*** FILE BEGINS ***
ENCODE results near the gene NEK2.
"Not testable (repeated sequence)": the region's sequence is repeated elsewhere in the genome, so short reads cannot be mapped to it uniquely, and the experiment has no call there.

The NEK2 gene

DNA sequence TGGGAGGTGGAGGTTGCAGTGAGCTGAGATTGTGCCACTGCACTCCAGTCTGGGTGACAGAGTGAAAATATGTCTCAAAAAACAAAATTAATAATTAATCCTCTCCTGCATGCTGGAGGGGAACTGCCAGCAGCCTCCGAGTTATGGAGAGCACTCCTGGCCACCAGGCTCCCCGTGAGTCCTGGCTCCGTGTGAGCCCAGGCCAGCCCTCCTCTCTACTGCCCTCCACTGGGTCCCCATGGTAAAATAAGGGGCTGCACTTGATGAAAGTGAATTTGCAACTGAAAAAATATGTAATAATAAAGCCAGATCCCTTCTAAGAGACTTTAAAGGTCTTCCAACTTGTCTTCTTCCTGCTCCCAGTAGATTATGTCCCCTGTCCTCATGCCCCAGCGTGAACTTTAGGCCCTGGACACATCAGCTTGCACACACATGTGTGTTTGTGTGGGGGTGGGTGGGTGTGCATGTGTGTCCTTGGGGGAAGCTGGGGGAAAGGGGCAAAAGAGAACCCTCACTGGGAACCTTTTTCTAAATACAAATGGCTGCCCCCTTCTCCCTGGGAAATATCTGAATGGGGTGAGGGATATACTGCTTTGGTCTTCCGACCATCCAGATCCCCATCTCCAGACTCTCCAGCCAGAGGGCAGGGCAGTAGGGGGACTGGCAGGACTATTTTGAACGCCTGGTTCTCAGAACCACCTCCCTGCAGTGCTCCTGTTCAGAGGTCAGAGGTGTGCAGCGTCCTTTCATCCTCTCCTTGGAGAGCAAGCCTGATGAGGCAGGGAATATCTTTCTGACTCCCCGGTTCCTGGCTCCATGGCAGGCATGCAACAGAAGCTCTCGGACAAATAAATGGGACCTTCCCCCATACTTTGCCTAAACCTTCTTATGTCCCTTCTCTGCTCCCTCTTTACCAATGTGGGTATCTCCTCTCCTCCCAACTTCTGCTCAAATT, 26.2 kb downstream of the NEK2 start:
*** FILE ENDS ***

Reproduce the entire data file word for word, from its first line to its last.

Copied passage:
ENCODE results near the gene NEK2.
"Not testable (repeated sequence)": the region's sequence is repeated elsewhere in the genome, so short reads cannot be mapped to it uniquely, and the experiment has no call there.

The NEK2 gene

DNA sequence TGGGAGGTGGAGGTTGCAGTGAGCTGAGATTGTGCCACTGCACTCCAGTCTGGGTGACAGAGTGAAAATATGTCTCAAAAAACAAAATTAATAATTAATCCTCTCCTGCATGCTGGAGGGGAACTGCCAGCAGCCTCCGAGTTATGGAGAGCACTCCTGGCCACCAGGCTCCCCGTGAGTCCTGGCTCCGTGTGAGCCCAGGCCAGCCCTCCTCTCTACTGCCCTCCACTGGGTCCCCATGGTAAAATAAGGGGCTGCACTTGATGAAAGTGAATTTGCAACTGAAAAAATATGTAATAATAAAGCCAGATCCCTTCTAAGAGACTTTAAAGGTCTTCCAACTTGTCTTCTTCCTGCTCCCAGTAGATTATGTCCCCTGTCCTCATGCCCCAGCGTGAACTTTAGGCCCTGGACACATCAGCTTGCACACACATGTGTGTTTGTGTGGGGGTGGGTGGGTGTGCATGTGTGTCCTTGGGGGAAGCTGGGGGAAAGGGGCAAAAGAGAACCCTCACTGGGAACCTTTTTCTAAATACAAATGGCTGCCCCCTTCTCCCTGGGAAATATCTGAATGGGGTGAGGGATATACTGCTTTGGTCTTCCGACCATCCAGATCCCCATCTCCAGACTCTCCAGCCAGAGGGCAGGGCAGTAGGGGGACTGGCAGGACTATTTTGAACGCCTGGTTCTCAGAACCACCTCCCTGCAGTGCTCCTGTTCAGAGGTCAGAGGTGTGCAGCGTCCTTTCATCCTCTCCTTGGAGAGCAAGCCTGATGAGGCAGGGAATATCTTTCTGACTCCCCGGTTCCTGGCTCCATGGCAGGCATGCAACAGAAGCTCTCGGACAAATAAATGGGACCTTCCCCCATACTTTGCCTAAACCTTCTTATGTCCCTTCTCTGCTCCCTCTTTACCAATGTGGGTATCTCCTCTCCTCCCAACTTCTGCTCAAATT, 26.2 kb downstream of the NEK2 start: